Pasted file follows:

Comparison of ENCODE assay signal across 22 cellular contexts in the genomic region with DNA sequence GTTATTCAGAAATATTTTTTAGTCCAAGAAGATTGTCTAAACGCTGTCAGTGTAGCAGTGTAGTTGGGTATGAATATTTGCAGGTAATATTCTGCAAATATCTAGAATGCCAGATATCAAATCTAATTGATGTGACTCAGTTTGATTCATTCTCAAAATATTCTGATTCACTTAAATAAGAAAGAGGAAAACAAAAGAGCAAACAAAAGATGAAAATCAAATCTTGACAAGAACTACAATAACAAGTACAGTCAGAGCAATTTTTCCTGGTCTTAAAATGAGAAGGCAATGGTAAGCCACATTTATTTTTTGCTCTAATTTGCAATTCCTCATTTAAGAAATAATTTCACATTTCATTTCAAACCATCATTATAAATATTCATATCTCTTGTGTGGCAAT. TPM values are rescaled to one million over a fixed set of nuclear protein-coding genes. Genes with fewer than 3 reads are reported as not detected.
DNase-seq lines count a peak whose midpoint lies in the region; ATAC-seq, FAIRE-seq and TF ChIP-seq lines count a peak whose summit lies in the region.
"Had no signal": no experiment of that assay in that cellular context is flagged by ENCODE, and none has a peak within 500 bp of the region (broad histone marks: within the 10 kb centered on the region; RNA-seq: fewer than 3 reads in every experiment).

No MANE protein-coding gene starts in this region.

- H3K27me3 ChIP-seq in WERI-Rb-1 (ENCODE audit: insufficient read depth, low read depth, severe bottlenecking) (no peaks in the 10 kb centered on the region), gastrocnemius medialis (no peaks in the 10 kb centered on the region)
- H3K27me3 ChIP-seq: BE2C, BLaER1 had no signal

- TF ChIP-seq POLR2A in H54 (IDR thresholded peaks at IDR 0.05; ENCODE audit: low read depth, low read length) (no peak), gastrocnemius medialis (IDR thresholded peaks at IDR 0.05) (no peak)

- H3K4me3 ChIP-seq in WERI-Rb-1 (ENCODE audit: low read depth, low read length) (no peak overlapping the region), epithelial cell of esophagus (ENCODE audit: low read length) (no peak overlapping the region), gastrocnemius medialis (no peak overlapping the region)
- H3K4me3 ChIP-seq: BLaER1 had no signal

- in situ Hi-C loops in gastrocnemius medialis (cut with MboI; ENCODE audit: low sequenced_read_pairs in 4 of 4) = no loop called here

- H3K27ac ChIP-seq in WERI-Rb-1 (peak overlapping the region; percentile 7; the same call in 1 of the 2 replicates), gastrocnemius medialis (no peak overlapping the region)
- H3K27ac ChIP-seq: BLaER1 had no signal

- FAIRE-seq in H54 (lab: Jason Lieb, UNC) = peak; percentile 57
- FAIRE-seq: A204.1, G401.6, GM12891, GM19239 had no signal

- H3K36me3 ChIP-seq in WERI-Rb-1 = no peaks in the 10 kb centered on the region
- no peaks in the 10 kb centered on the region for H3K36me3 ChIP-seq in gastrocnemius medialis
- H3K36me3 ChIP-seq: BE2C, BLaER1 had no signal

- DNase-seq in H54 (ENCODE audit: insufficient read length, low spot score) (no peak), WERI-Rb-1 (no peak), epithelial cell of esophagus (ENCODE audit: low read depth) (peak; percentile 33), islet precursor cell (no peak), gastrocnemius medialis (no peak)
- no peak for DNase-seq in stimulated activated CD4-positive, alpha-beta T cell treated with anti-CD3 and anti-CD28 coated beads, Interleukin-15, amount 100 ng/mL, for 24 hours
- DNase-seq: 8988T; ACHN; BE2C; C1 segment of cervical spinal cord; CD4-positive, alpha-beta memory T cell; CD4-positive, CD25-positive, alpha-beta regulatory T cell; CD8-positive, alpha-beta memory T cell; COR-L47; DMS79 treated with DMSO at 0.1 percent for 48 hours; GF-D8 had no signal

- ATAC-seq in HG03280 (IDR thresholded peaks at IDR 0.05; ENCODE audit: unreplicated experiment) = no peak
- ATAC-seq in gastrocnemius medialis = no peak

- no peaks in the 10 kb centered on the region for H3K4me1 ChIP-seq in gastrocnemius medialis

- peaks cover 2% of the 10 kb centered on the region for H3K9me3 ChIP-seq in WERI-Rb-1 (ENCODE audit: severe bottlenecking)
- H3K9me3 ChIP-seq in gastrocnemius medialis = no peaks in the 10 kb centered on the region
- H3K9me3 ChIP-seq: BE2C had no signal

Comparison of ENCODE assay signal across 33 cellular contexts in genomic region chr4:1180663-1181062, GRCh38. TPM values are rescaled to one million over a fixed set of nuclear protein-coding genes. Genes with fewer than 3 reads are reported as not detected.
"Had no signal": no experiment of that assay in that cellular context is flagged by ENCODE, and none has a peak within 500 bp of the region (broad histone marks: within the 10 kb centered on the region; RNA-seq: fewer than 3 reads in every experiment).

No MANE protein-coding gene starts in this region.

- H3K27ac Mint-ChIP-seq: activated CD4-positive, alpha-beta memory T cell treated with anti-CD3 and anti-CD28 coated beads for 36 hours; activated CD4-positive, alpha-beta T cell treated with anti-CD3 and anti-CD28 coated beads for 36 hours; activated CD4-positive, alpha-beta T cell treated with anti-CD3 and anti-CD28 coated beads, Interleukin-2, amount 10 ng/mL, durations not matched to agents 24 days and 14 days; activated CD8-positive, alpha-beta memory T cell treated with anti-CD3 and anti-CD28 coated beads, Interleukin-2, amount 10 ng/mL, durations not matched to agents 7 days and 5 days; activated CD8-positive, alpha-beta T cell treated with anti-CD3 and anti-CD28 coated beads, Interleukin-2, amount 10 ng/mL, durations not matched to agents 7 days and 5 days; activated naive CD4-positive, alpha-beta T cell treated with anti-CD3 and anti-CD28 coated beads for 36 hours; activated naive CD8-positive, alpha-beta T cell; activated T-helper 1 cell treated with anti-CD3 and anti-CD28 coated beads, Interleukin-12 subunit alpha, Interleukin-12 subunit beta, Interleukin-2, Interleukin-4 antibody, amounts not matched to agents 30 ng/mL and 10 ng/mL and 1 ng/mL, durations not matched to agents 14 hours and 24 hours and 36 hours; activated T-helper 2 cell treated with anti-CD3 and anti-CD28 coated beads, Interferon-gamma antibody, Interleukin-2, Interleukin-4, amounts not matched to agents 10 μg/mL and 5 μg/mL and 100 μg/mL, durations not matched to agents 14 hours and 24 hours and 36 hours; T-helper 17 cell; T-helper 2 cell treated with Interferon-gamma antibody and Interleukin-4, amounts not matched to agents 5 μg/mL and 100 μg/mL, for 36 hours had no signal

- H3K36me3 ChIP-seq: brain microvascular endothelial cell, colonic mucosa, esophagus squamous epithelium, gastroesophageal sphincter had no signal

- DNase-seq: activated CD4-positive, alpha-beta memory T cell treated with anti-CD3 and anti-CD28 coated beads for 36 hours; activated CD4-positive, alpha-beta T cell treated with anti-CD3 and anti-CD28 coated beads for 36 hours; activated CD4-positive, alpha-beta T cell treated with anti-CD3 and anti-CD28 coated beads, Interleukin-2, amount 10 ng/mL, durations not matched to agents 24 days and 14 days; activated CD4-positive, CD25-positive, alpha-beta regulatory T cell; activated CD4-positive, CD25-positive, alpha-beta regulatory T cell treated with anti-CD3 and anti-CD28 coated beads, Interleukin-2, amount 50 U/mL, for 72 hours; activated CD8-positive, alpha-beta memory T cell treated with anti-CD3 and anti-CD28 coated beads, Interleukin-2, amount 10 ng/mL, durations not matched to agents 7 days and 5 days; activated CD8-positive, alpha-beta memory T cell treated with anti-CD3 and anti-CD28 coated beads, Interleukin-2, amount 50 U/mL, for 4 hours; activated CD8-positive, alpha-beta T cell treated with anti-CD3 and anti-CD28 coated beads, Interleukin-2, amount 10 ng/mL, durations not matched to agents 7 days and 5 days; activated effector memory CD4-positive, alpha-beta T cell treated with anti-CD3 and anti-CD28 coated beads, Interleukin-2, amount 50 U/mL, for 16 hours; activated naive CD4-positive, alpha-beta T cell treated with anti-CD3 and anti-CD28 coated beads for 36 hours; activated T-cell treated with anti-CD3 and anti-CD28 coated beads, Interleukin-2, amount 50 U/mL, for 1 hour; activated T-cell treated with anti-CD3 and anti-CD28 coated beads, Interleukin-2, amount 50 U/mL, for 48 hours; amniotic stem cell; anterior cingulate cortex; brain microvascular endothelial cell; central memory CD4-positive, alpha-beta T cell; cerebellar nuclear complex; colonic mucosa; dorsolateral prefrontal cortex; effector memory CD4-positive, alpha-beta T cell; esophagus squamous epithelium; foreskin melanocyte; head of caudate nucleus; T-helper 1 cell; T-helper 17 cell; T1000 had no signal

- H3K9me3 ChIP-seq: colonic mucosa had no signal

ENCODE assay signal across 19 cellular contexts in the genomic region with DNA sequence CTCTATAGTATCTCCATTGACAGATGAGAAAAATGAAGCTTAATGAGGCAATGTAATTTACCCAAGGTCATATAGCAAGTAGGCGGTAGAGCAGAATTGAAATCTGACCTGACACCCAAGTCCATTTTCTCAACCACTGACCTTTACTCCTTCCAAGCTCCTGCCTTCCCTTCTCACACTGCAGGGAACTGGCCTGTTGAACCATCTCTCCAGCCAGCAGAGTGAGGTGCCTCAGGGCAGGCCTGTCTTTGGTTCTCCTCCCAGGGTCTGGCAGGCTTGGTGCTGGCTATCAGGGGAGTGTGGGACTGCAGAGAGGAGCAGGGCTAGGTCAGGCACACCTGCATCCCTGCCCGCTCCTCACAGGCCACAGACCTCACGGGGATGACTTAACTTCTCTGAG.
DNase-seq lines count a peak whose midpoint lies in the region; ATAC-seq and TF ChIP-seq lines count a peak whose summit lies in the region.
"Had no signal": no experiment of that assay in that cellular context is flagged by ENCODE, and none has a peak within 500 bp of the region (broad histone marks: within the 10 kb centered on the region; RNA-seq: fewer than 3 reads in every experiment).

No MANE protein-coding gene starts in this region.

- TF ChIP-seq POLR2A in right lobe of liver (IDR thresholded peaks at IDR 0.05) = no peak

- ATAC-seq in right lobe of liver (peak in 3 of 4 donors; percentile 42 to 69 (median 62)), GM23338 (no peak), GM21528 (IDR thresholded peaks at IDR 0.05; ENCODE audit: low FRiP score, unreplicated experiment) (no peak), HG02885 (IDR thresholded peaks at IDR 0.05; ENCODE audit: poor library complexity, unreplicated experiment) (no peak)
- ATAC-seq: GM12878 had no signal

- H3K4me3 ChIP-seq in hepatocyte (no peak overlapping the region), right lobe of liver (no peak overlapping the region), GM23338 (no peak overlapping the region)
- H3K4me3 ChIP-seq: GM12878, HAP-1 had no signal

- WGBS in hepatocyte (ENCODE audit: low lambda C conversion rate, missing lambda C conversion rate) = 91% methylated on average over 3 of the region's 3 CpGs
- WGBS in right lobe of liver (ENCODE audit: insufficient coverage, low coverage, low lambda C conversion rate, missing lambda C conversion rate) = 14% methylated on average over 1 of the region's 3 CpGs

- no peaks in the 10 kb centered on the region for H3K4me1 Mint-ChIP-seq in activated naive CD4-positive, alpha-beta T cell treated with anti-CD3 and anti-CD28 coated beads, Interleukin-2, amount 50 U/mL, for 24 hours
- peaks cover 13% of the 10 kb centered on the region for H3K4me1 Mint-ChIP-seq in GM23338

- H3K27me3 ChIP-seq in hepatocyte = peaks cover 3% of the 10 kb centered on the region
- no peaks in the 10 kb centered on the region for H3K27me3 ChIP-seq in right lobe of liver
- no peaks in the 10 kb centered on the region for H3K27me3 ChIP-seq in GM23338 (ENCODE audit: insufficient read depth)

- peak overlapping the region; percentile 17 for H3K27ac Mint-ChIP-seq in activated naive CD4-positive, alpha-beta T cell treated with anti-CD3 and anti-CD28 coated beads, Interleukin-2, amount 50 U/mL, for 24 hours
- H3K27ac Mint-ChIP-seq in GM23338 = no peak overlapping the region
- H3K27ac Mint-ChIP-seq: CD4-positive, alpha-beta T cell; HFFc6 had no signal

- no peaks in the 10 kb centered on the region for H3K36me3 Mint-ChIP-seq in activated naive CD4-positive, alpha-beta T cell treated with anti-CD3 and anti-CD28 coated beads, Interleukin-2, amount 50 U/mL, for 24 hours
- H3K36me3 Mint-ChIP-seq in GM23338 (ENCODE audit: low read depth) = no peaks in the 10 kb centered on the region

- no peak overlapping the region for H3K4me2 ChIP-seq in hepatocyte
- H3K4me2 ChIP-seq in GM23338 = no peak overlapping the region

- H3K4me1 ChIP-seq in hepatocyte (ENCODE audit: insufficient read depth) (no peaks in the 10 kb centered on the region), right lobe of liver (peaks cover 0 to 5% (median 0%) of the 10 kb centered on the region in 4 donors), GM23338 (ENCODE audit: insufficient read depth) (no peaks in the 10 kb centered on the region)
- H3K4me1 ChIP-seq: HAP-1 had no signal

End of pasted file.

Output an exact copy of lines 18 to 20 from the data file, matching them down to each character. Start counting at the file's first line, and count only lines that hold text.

- DNase-seq in H54 (ENCODE audit: insufficient read length, low spot score) (no peak), WERI-Rb-1 (no peak), epithelial cell of esophagus (ENCODE audit: low read depth) (peak; percentile 33), islet precursor cell (no peak), gastrocnemius medialis (no peak)
- no peak for DNase-seq in stimulated activated CD4-positive, alpha-beta T cell treated with anti-CD3 and anti-CD28 coated beads, Interleukin-15, amount 100 ng/mL, for 24 hours
- DNase-seq: 8988T; ACHN; BE2C; C1 segment of cervical spinal cord; CD4-positive, alpha-beta memory T cell; CD4-positive, CD25-positive, alpha-beta regulatory T cell; CD8-positive, alpha-beta memory T cell; COR-L47; DMS79 treated with DMSO at 0.1 percent for 48 hours; GF-D8 had no signal